I’m actually planning on taking a break from the live streaming. I might post one song here and there, but I’m focusing on the handful of live shows that are coming to fruition. Also, the primary reason for myself and of a lot of artists doing the live streams, is to stimulate revenue, and lately, it hasn’t been as much of a good day’s work. I know I don’t need to remind everyone, but I think it can be easy for viewers and listeners to forget that being a musician is our profession. It is our job, how we earn a “paycheck” and sustain our livelihoods. With the internet, apps, social media access to music, art, etc. comes very easily and many times “free” for the consumer. Which, I’ll let you in on a little secret, when it’s FREE to the consumer, a lot of times the artist/worker/employee sees very little to nothing for their work that they’ve clocked in. It’s kind of like, going to a restaurant, eating the complimentary breadsticks, water with lemon, and then not ordering anything or having a tab because you’ve gotten your fill on the free stuff. Or put it like this, even with a lawyer, you have to pay a retainer fee just to say you do want to hire them, and you would never get their services for free. Because our industry and profession are not conventional, it’s really easy not to think about it like that. I do want to educate not only my patrons, fans, and supporters but also other musicians so that we can all do better.

I see you’ve worked with a lot of impressive musicians and participated in many esteemed events. This can be overwhelming in any circumstance, but it can be even more challenging considering you have to perform. What do you recommend musicians do to calm their nerves so they can put on a great performance when working with ‘the greats’?

Well, first off, if something doesn’t make you a little nervous and scared but still excited, then it’s probably not worth doing. Now for me, that type of adrenaline really is something I thrive on. I don’t want to say that I don’t get nervous, but I think nervous is the wrong word; it’s more like hype to get ready to do my thing. Also, for anyone who’s second-guessing themselves, more likely than not, you would not be put in a situation to play with “the greats” if you weren’t wanted.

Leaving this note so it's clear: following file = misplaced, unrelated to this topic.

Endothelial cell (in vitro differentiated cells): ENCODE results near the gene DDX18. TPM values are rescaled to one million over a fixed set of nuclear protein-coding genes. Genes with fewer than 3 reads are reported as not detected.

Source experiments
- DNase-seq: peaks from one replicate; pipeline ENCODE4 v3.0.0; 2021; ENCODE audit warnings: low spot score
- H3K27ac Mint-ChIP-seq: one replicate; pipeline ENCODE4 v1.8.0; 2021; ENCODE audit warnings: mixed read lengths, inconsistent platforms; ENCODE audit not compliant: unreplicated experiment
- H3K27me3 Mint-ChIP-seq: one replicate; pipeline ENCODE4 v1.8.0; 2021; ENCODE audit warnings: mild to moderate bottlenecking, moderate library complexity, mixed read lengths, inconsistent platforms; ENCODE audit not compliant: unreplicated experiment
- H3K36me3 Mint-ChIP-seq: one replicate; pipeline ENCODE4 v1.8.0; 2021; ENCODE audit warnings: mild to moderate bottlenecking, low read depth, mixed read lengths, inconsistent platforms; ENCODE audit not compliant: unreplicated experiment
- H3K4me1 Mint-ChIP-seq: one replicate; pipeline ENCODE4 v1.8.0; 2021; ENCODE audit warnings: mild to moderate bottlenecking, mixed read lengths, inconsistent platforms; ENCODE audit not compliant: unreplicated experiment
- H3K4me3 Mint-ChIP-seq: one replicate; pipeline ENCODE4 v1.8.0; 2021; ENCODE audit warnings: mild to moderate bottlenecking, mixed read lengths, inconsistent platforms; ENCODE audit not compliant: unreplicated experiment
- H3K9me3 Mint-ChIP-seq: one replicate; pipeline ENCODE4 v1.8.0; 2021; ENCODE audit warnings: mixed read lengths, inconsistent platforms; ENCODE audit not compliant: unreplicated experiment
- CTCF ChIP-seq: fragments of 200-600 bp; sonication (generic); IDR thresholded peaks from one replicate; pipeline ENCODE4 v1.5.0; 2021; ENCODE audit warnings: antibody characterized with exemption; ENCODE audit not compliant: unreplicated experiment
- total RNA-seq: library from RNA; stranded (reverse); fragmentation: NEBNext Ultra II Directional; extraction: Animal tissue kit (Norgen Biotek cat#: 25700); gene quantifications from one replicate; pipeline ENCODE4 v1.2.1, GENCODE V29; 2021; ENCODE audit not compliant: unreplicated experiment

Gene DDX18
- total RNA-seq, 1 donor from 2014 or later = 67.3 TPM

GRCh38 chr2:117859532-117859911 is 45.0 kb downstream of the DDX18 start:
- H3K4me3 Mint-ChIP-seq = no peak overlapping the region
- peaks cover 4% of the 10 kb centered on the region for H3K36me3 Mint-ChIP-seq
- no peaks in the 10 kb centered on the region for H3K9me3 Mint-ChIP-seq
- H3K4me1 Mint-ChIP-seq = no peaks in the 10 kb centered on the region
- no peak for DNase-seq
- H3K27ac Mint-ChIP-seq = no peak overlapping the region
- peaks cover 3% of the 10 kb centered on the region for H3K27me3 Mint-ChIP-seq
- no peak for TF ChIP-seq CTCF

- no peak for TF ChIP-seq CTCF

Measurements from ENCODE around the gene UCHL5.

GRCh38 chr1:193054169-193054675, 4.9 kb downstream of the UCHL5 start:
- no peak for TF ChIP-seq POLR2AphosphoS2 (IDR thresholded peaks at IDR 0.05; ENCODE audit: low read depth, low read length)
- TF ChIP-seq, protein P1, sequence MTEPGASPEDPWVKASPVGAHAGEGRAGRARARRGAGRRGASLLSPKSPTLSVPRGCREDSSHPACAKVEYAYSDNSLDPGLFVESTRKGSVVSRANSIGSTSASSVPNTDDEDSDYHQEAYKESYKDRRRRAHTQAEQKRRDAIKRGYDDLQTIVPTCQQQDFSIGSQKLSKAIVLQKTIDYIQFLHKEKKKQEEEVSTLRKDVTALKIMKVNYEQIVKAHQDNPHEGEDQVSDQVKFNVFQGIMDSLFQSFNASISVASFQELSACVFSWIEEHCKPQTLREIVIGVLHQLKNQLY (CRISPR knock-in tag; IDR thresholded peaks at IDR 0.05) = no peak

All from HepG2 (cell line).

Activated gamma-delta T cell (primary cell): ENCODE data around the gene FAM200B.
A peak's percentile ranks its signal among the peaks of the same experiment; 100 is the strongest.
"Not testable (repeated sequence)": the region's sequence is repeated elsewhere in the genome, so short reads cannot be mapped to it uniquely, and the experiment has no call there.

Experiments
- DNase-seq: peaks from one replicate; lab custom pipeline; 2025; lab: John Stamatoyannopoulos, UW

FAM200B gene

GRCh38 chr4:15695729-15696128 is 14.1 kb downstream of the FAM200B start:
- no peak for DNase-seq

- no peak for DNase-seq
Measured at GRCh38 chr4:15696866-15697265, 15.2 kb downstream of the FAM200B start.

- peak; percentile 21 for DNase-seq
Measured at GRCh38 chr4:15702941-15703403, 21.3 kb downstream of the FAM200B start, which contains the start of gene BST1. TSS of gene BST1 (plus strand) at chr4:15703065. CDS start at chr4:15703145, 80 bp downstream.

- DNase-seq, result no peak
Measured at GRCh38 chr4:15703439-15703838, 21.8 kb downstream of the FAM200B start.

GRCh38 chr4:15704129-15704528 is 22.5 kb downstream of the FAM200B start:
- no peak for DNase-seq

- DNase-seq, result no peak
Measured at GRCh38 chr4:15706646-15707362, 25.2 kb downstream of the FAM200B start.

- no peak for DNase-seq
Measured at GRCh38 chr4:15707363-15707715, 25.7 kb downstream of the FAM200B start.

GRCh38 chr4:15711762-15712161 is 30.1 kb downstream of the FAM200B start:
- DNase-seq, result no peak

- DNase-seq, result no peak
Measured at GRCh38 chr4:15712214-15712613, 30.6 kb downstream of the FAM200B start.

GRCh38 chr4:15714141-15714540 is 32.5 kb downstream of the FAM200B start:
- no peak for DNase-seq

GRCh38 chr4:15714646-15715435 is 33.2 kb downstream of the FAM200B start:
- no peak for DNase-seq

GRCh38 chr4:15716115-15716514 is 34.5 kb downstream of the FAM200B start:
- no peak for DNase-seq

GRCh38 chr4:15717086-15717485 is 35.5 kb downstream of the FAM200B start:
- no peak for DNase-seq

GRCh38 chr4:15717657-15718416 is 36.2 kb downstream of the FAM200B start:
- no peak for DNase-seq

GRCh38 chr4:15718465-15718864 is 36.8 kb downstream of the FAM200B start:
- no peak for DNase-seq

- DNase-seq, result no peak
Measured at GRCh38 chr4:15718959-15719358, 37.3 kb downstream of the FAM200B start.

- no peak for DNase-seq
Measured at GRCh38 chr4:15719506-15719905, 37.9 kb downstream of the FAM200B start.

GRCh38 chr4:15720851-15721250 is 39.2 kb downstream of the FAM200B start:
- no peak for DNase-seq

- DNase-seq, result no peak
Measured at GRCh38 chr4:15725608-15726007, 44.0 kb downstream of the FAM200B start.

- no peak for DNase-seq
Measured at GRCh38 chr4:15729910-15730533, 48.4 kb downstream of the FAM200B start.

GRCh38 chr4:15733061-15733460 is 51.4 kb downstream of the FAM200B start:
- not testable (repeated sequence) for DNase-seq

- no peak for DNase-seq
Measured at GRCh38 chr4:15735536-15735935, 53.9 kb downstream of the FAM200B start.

I see you are a multi-instrumentalist and didn’t start playing guitar until the age of twenty. What other instruments do you play, and why do you think the guitar became your ‘go-to’? Do you play any other instruments when writing and performing?

The first instrument I learned to read music and theory on was piano. I recommend anyone who wants to pick up an instrument, even if it’s just to learn the basics, that they choose piano. It makes for a great foundation to go to any other instrument. I picked up the alto saxophone in junior high and high school. I picked up the guitar at about twenty and then bass and drums, and specifically, bass guitar was out of necessity to give me more working opportunities. But I will admit I think bass guitar is my favorite when I do get to play. Grabbing the guitar was a must for me because I wanted to sing what I wanted to sing when I first started going to local open jams. Not playing guitar really kept me at the mercy of whatever everyone else wanted to sing. So, I said, ‘I want to sing what I want to sing, so I’ll play [the guitar] my d–n self.” It’s humorous but true. And I really just stuck with it, and it became second nature. Plus, let’s face it, there’s something rad about a chick who can play electric guitar.

I write a lot of my music on guitar primarily because I always have easy access to at least my acoustic. However, there are times in my writing that I hear a specific groove rather than lyrics, which I’ll punch out on the bass. I also write on piano, and a lot of those songs I stick to piano. I stick to playing guitar primarily for most of my live shows for the sheer logistics of it—I don’t feel like bringing a keyboard and another amp on the road. Sad but true, when you make a living out of this stuff, you try and work smart and not hard. So, not to tell any secrets, but the least I have to bring the better, ha, ha!

Tell us about what fans can expect from Ivy Ford in the coming year.

Ya’ll are the first to officially hear, but I am working on my fourth album. I hope to release it come summer 2021 and am very glad to showcase an array of facets that blues and roots music have with my original work. I don’t want to say too much about it, but I will say the album to come is titled HARD LOVE.